Doctrine and Poetry

Augustine's Influence on Old English Poetry

By Bernard F. Huppe

Subjects: Poetry
Paperback : 9781438450483, 248 pages, June 1959
Hardcover : 9780873950015, 248 pages, June 1959

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Table of contents

Preface

Chapter

I. Poetic Theory in the

De doctrina Christiana

II. Illustrations of the Influence of Augustine's Theory of Literature

III. The Practice of Christian Poetry: Aldhelm and Bede

IV. Caedmon's

Hymn

V. The Caedmonian

Genesis

VI. Conjectures

Index

To our modern sensibilities, "doctrine" and "poetry" may seem antithetical, but the medieval Christian found nothing conflicting in them. In this provocative book, Bernard F. Huppe outlines the influence of Augustinian doctrine upon old English poetry and shows that their association was so close as to be indissoluble.

Description

Augustinian literary doctrine, religious in its orientation, held that the purpose of literature is the promotion of charity to the end that God may be enjoyed; that the true basis for eloquence is the truth in the meaning of words, not in the words themselves. This tightly defined frame allowed none of the individualistic fancies we now associate with poetry. Dr. Huppe has illustrated the continuing influence of this theory by references to Isidore of Seville; the obscure rhetorician, Vergil of Toulouse; Bede and his continental successors, Alcuin and Rabanus; and to John Scotus Erigena.

The conscious and unconscious influence of this doctrine--and of Christian thought in general--was felt not only in the interpretation of poetry but in its creation as well. Dr. Huppe's most dramatic example is the work of Caedmon, an unschooled but devout layman. Caedmon's famous Hymn, the first Christian poem in English, and its reception by learned ecclesiastics vividly demonstrate the convergence of doctrine and poetry: Old English as well as Latin. Along with Caedmon's Hymn and the Caedmonian Genesis, Dr. Huppe analyzes other Old English classics. In relating them to Latin poetic theory, he indicates a whole new direction for their study. His basic hypothesis may well be extended to relate Old English to Late Medieval verse--thus establishing the latter's rightful place in the mainstream of Christian poetry.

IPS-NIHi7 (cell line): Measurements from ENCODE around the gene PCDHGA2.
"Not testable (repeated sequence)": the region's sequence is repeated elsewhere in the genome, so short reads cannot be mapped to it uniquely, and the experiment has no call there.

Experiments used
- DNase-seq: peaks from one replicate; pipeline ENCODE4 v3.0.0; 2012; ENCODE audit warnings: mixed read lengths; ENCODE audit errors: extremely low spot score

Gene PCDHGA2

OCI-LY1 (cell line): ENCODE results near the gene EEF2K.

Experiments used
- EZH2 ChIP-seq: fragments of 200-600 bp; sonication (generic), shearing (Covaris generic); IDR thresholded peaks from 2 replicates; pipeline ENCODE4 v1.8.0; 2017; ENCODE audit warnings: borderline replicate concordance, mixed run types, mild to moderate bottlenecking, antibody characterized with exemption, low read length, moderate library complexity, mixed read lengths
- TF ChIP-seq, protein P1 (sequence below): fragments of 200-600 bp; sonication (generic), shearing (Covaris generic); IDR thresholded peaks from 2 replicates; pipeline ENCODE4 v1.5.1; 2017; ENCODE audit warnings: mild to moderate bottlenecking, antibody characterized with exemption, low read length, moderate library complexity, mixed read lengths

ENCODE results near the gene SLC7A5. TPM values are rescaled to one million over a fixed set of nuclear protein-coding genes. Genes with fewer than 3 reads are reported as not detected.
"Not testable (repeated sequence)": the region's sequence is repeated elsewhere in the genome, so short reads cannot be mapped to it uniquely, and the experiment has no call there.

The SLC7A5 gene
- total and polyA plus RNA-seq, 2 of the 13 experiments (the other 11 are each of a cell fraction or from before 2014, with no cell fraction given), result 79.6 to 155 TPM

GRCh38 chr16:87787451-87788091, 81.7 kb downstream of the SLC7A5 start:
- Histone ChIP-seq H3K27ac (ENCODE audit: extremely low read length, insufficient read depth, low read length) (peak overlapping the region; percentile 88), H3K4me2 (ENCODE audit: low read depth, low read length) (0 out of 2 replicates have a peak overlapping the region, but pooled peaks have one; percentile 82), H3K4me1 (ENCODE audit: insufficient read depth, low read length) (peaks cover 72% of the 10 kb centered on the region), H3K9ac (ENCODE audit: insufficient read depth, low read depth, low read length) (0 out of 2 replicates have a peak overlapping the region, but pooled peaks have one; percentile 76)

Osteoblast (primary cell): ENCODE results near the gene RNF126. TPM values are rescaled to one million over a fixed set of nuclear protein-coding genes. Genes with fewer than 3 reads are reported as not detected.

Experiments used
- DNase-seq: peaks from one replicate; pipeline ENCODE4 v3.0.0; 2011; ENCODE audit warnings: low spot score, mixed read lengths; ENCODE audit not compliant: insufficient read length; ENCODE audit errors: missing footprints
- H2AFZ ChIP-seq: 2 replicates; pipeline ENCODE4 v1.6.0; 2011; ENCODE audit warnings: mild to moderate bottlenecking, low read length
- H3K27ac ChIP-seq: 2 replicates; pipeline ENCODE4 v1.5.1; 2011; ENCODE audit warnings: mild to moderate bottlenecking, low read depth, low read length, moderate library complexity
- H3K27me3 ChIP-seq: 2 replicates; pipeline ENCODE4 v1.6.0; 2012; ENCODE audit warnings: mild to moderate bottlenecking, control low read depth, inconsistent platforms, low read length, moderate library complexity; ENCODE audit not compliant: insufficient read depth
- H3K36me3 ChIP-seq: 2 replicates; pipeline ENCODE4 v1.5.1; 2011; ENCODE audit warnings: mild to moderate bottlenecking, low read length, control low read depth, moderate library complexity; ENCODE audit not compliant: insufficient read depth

The author has added his own translations of the Latin and Old English poetry treated in the text, which facilitates the reading of this most rewarding book.

Bernard F. Huppe is Professor of English at Harpur College of the State University of New York. Author of many articles on medieval subjects, Dr. Huppe is co-author of Piers Plowman and the Scriptural Tradition and Logic and Language.